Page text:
[0093] Finally, it should also be noted that, in certain embodiments, the amount of propylene- a-olef in copolymer present in the TPV formulation (added through the carbon black masterbatch, other additive masterbatch(es), and/or through any other means) is in aggregate less than or equal to any one of about 6, 5, 4, 3, or 2 wt , by total weight of the TPV formulation. In certain preferred embodiments, the propylene- a-olefin copolymer may be present in the TPV formulation and/or the resulting TPV in an amount less than about 4 wt , and in other embodiments less than or equal to about 3 wt .

Processing TPV Formulations

[0094] The thermoplastic vulcanizates are preferably prepared by processing of the TPV formulation, which processing according to some embodiments includes dynamic vulcanization. Dynamic vulcanization refers to a vulcanization (i.e., cross-linking or curing) process for an elastomer contained in a blend that includes the elastomer, curatives, and at least one thermoplastic resin. The elastomer is vulcanized under conditions of shear and extension at a temperature at or above the melting point of the thermoplastic resin. The elastomer is thus simultaneously crosslinked and dispersed (preferably as fine particles) within the thermoplastic resin matrix, although other morphologies, such as co-continuous morphologies, may exist depending on the degree of cure, the elastomer to plastic viscosity ratio, the intensity of mixing, the residence time, and the temperature.

[0095] In some embodiments, processing may include melt blending, in a chamber, a TPV formulation comprising the elastomer component, thermoplastic resin, and curing agent. The chamber may be any vessel that is suitable for blending the selected composition under temperature and shearing force conditions necessary to form a thermoplastic vulcanizate. In this respect, the chamber may be a mixer, such as a Banbury™ mixer, or a mill, or an extruder. According to one embodiment, the chamber is an extruder, which may be a single or multi-screw extruder. The term "multi-screw extruder" means an extruder having two or more screws; with two and three screw extruders being exemplary, and two or twin screw extruders being preferred in some embodiments. The screws of the extruder may have a plurality of lobes; two and three lobe screws being preferred. It will readily be understood that other screw designs may be selected in accordance with the methods of embodiments of the present invention. In some embodiments, dynamic vulcanization may occur during and/or as a result of extrusion.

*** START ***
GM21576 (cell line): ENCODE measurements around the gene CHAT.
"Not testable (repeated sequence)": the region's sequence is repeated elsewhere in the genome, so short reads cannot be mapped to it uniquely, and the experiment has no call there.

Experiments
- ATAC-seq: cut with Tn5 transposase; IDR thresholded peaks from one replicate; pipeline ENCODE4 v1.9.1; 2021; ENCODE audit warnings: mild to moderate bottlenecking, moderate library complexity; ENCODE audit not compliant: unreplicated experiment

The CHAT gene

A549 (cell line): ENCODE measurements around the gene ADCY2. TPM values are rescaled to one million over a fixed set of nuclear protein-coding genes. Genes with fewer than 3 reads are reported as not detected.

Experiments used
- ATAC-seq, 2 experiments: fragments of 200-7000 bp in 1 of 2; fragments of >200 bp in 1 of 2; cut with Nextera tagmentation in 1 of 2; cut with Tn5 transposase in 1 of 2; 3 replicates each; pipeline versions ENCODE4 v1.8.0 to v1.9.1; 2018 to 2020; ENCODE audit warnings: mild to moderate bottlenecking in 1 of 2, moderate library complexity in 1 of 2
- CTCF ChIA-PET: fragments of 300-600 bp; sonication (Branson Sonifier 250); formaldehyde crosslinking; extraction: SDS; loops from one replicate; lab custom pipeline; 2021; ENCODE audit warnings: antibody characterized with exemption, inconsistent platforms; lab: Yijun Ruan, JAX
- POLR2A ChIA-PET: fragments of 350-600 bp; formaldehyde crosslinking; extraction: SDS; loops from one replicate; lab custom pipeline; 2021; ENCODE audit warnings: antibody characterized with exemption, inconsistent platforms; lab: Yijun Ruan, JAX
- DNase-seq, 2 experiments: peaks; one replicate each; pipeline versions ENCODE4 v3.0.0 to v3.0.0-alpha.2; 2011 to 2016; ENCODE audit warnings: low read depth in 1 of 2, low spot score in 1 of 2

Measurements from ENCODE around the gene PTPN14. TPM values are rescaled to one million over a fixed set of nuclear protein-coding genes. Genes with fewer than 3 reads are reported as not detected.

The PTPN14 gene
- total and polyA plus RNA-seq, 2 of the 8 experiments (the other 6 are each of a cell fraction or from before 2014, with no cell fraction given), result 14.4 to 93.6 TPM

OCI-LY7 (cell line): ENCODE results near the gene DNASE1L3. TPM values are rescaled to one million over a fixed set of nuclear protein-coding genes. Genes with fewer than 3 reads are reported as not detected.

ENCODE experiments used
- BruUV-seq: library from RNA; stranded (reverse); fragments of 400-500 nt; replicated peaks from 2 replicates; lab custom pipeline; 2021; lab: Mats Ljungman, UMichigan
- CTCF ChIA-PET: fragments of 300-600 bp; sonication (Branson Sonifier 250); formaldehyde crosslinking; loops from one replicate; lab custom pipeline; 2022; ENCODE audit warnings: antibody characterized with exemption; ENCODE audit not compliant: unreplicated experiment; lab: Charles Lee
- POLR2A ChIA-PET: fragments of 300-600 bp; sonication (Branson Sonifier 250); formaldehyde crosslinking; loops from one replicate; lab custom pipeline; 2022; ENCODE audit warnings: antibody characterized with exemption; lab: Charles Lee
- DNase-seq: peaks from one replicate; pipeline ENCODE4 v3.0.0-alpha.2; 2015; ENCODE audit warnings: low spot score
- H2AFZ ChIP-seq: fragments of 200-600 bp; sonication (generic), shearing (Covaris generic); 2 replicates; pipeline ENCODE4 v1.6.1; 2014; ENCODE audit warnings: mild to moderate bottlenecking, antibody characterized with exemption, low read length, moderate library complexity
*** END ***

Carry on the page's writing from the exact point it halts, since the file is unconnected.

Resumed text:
[0096] The dynamic vulcanization of the elastomer may be carried out so as to achieve relatively high shear as defined in U.S. Patent No. 4,594,390, which is incorporated herein by reference. In some embodiments, the mixing intensity and residence time experienced by the ingredients during dynamic vulcanization is preferably greater than that proposed in U.S. Patent No. 4,594,390. In particular embodiments, the blending may be performed at a temperature not exceeding about 400°C, preferably not exceeding about 300°C, and more preferably not exceeding about 250°C. The minimum temperature at which the melt blending is performed is generally higher than or equal to about 130°C, preferably higher than or equal to about 150°C and more particularly higher than about 180°C. The blending time is chosen by taking into account the nature of the compounds used in the TPV formulation and the blending temperature. The time generally varies from about 5 seconds to about 120 minutes, and in most cases from about 10 seconds to about 30 minutes.

[0097] Dynamic vulcanization in some embodiments may include phase inversion. As those skilled in the art appreciate, dynamic vulcanization may begin by including a greater volume fraction of rubber than thermoplastic resin. As such, the thermoplastic resin may be present as the discontinuous phase when the rubber volume fraction is greater than that of the volume fraction of the thermoplastic resin. As dynamic vulcanization proceeds, the viscosity of the rubber increases and phase inversion occurs under dynamic mixing. In other words, upon phase inversion, the thermoplastic resin phase becomes the continuous phase.